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Music Festival

It’s summer, and festival season is full swing! There are many festivals that you can choose to attend, that will not only accommodate your creative and artistic tastes, but also have accessibility access.

It can be daunting trying to look for a festival that is ‘accessible friendly’ if you have mobility issues, but we’ve tracked down the festivals that provide easy access facilities, so you can have an amazing festival experience!

WOMAD

26–29 July, Charlton Park, Wiltshire

WOMAD
Source: Flickr

Launched in 1982, this festival celebrates all things music, art and dance. WOMAD is the festival that serves all palettes and tastes, and not one to be missed.

The festival experiments with sounds and style as it brightly colours the festival ground with activities that everyone can get involved with. Accessibility wise, WOMAD is brilliant in considering the various mobility needs and requirements that attendees may have.

Carers are admitted free to the festival, so there’s no need to worry about any extra costs.

If you struggle with poor eyesight, large print information and braille timetables are available to use at the Customer Care Centre. There are also a number of British Sign Language interpreters at selected larger performances. They are available free of charge, all you need to do is book ahead of a workshop you’d like to attend, but stage signings are only available on a first come first serve basis.

Additionally, there is also a disabled camping area, but spaces are limited. Disabled toilets and showers are available throughout the festival arena, in the disabled camping area, and at festival medical services.

If you require medicine that needs to be stored in cool conditions, the festival medical services will be able to store your medicine in a fridge, so you don’t need to worry about storage on the day.

Wheelchair battery re-charging is available at the disabled camping area. Electric scooter/manual wheelchair hire is also available before and the festival.

Finally, there are viewing platforms located at the front of all the main stages for wheelchair users and people with disabilities, so you guarantee you’ll be immersed in all the top performances.

The Belladrum Tartan Heart Festival

2–4 August, Belladrum, Beauly, Inverness

The Belladrum Tartan Heart Festival

Source: Geograph

This festival won the UK’s Most Popular Summer Festival in 2016 and has been successful for 14 years. With a wristband, you are able to enter the many disabled viewing areas that are situated across the festival, so you have a clear view of the action.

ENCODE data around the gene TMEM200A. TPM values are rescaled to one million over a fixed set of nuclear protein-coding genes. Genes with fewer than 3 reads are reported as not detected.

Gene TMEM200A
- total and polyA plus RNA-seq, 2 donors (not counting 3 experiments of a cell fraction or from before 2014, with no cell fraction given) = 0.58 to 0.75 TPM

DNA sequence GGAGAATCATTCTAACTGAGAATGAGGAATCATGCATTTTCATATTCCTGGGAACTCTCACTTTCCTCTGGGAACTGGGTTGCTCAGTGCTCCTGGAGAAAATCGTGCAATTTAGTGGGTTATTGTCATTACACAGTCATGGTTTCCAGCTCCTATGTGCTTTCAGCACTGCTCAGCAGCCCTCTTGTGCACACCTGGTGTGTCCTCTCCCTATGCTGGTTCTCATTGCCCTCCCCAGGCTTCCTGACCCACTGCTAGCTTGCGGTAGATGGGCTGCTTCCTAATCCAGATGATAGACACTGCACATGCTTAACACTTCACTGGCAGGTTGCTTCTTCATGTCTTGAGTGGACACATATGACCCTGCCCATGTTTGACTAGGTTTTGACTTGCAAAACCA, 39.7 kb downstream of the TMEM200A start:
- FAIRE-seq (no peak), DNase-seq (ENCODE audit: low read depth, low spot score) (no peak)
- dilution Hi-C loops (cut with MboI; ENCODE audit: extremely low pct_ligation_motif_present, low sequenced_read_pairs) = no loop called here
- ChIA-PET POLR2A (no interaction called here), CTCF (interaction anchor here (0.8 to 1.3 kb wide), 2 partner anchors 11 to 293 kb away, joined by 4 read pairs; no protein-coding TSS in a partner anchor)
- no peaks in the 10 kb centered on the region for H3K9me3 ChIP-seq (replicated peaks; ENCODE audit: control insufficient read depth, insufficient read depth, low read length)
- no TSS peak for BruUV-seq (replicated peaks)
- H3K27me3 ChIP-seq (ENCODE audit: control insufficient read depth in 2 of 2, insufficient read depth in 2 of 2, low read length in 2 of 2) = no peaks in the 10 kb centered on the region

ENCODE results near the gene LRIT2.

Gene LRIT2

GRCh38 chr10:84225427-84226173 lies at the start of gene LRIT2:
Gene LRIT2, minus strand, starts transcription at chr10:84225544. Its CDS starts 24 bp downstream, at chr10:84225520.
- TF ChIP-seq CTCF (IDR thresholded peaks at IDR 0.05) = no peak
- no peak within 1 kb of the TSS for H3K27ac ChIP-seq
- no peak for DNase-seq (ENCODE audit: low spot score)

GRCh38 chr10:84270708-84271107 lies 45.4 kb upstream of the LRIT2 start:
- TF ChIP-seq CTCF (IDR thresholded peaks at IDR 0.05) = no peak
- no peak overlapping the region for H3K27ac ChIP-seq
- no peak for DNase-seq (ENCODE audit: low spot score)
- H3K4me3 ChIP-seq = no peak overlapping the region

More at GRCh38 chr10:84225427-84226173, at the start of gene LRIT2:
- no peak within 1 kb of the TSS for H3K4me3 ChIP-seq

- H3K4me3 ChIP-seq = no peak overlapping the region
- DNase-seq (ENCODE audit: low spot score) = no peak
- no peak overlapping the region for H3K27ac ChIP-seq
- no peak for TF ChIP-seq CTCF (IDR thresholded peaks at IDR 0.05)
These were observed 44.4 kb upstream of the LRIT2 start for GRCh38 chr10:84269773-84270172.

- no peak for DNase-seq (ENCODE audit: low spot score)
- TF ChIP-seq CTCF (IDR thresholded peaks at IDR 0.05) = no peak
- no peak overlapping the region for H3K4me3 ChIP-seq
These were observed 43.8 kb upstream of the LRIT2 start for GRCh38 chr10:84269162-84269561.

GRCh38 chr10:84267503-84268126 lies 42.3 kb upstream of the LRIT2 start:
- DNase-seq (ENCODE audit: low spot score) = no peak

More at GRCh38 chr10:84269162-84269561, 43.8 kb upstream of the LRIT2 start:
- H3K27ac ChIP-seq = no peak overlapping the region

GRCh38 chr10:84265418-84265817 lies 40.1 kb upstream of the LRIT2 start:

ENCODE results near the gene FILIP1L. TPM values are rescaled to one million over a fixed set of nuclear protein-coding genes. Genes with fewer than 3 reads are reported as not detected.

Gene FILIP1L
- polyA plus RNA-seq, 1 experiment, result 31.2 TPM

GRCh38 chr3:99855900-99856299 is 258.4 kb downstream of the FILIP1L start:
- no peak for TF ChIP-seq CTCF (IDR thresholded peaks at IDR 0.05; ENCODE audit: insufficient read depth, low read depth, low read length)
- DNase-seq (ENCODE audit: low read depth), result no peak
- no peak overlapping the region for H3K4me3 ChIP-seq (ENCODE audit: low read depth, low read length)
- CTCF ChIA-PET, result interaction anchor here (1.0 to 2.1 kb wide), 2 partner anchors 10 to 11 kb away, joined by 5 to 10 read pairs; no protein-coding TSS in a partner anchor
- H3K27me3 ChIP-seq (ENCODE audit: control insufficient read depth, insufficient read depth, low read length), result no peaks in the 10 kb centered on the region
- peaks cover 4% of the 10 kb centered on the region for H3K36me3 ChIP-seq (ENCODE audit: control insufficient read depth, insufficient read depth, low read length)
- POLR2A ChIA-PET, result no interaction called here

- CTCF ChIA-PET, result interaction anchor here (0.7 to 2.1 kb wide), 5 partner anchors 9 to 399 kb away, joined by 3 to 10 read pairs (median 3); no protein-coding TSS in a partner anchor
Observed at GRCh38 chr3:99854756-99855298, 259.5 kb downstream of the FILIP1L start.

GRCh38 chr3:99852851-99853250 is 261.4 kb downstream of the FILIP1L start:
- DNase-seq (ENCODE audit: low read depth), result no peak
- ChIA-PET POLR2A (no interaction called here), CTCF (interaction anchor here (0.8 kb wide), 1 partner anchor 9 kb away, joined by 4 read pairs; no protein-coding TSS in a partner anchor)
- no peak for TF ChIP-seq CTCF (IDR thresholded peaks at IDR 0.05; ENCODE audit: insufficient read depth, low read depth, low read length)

If you are disabled, Belladrum Tartan Heart requires you purchase a ticket for the event, but once registered you will be able to apply for free carers pass.

You will also be able to receive an orange parking pass. This grants you and your carer access to the disabled camping area, where cars may be parked alongside tents.

If you’re considering attending this event, this year’s theme is Bollywood!

The Edinburgh Fringe

3–27 August, Edinburgh, Scotland

The Edinburgh Fringe Festival

Source: Wikimedia Commons

The Edinburgh Fringe festival is widely known, and famous, for delivering the single biggest celebration of arts and culture on the planet.

It bursts with the promise of delivering enthused spoken word artists, dancers, musicians, and everything in between.

Their website states that “We are committed to ensuring that the Edinburgh Festival Fringe is as inclusive as possible” and processes are put in place to ensure everyone can make the most out of the festival and enjoy an amazing day out!

The Edinburgh Fringe also provides several sensory backpacks which are available to borrow for free for children and adults on the autism spectrum.

Leeds Festival

24–26 August, Bramham Park, Leeds

Leeds festival

Source: Flickr

Leeds festival has since lined up some amazing musicians just before the millennium hit in 1999. Running for three days, you can catch headlining acts such as The Kooks, Kendrick Lamar, and Kinds of Leon.

They have partnered with the charity “Attitude is everything” who are working to improve festival access for those less able, or those with hearing difficulties so everyone can fully enjoy the live music.

The festival has wheelchair accessible viewing platforms, so you can get a great view of the stages, and your favourite acts. There are also accessible toilet facilities, accessible camping options, and you require a personal assistant there is no additional charge.

The large festival crowds and the uncertainty of mobility facilities at festivals can be quite stressful. But by checking out the festival websites or calling the customer service teams you’ll be able to find out all the information you need ahead of the day, for your peace of mind. Festivals are a great opportunity to catch a bunch of your favourite musicians in one place, so plan ahead and have an amazing time!